Everyone knows that there are many different kinds of laws and punishments in place for those who break those laws. Unfortunately, some individuals seem to not care about the law, thinking to themselves that perhaps they will avoid being caught or not thinking about the consequences whatsoever. In these cases, it can be extremely beneficial and helpful to obtain a restraining order against the individual who you suspect may commit a crime against you or a loved one. While the law will punish them after the fact, a restraining order can stop the crime from happening altogether. In movies and media, the restraining order seems like a cut and dry deal: you simply obtain one from police and it's the end of the story. What many people do not realize, however, is that there are many different types of restraining orders-- all of them with very specific and individual purposes:
The Short Term
If you are in immediate danger from a friend or family member (for example, if police are arriving at your house to deal with a violent domestic disturbance) they may take matters into their own hands, issuing what is known as an emergency protective order on your behalf.
An emergency protective order (EPO) can be obtained by police quickly, prohibiting the offending person from setting foot on your property. Alternatively, if the offender is actually a member of your family, the EPO can force the individual to move out immediately. Keep in mind that an EPO only lasts a short amount of time (at most a week), so it's important to consider a longer lasting option as soon as possible.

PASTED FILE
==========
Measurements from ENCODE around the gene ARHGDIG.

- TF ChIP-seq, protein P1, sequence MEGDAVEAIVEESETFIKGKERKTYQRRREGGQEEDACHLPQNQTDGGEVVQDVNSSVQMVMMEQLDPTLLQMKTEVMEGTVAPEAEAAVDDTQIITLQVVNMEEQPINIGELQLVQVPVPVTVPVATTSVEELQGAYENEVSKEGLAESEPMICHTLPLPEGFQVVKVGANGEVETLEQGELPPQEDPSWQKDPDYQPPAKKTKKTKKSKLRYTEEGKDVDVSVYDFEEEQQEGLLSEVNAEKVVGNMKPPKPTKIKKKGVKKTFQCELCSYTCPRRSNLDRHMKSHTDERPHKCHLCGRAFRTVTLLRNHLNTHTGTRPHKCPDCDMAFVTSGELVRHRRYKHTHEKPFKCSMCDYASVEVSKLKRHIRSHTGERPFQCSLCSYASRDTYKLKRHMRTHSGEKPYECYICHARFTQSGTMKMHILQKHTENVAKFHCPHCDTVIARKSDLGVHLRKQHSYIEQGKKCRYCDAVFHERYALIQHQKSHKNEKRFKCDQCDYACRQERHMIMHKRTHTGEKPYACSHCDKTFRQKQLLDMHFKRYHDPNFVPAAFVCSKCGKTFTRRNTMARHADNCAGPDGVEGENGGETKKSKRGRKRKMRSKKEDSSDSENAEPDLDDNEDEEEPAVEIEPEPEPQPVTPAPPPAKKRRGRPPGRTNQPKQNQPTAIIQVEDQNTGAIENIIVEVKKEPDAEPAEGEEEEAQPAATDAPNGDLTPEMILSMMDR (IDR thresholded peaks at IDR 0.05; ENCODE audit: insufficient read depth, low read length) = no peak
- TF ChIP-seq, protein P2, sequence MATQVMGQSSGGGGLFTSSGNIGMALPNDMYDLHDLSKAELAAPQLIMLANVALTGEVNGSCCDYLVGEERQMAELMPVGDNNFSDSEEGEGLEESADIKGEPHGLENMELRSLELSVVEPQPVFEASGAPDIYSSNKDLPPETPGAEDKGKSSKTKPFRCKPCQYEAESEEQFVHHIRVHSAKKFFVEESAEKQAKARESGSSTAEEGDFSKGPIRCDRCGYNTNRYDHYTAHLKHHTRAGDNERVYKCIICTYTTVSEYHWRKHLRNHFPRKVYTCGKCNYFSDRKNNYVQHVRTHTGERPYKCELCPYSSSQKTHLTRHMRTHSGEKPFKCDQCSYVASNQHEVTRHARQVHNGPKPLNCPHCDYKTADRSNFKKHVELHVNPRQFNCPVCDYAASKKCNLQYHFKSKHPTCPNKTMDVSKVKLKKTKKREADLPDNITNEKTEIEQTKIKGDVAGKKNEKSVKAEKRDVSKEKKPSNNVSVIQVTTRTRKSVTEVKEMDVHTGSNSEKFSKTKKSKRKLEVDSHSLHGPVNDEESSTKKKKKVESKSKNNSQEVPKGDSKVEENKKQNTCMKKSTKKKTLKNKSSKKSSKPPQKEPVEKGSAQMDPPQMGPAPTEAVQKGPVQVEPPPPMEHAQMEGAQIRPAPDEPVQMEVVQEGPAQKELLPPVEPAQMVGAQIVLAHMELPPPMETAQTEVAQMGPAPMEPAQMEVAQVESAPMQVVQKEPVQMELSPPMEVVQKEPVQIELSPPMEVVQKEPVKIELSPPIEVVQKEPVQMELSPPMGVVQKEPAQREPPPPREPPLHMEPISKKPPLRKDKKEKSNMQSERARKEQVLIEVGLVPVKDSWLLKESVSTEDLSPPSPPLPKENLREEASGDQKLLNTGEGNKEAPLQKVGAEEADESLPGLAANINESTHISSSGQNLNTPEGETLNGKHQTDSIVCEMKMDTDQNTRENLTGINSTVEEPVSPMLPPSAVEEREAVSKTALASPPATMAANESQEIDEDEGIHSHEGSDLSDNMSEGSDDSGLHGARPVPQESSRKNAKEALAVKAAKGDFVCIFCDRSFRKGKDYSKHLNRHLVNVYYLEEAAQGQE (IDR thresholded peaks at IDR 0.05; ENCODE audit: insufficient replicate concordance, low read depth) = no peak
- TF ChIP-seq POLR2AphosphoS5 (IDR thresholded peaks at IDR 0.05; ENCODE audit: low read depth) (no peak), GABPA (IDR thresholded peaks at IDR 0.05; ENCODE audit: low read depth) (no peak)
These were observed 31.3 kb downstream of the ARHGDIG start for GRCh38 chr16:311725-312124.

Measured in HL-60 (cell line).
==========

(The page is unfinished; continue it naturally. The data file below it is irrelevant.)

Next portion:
More Permanent Options
In some situations, you may need to apply for a more permanent solution. If a crime hasn't been committed, the individual may not be facing penalties from the law-- but that doesn't mean you need to put yourself at risk.
In most states, a temporary restraining order can be obtained that will last for anywhere between 15 days to a full month. By doing this, you are insuring full protection until a permanent restraining order can be obtained. A permanent order prevents the offender not only from coming onto your property or near you in public spaces, but can even stop them from emailing or texting you.
If any restraining order is violated in any way, the violator may face severe fines (or jail time, depending on the severity of the situation). Because of these penalties, many would-be criminals fear the results of approaching you, your family, or your property-- resulting in a safer tomorrow.
For more information, contact an experienced lawyer from a firm like the Law Office of Alan L Ruder.Share
22 January 2015
When I started my first small business, I had no idea how much I really didn’t know. I was fully prepared to deal with customers, sell product and even handle complaints and returns. What I wasn’t aware of was that there is so much more to it. I was lacking the legal expertise to protect the company and myself. I wanted others to benefit from my experience, mistakes and lessons learned, so I started this blog. From employment law to the legal business contracts you’ll have to sign when you form partnerships, business law is complex. I hope that the information here will help you to be better prepared when you start your business so that you’ll know when you need to call an attorney and when you can handle things yourself.